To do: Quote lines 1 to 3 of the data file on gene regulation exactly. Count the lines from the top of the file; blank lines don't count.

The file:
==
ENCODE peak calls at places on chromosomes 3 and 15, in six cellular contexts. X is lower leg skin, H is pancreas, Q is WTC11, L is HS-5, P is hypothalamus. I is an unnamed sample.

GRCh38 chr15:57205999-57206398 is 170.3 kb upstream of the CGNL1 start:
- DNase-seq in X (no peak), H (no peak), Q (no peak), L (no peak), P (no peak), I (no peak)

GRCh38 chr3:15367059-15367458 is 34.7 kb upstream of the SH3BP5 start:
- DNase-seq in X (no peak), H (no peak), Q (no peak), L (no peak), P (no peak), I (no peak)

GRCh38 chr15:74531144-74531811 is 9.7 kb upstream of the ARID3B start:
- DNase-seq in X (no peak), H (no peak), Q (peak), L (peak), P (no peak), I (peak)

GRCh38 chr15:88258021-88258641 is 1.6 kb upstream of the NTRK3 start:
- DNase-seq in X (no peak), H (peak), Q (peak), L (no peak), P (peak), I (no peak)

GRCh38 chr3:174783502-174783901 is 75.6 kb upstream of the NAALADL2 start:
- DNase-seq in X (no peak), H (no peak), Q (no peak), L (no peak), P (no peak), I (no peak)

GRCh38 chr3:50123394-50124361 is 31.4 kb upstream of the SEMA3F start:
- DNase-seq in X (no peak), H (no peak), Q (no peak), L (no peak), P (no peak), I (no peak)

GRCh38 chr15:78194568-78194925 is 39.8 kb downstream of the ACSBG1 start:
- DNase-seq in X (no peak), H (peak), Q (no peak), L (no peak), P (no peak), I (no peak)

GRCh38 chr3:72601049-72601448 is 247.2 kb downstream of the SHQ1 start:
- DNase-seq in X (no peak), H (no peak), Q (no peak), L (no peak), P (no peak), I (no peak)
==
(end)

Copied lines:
ENCODE peak calls at places on chromosomes 3 and 15, in six cellular contexts. X is lower leg skin, H is pancreas, Q is WTC11, L is HS-5, P is hypothalamus. I is an unnamed sample.

GRCh38 chr15:57205999-57206398 is 170.3 kb upstream of the CGNL1 start:
- DNase-seq in X (no peak), H (no peak), Q (no peak), L (no peak), P (no peak), I (no peak)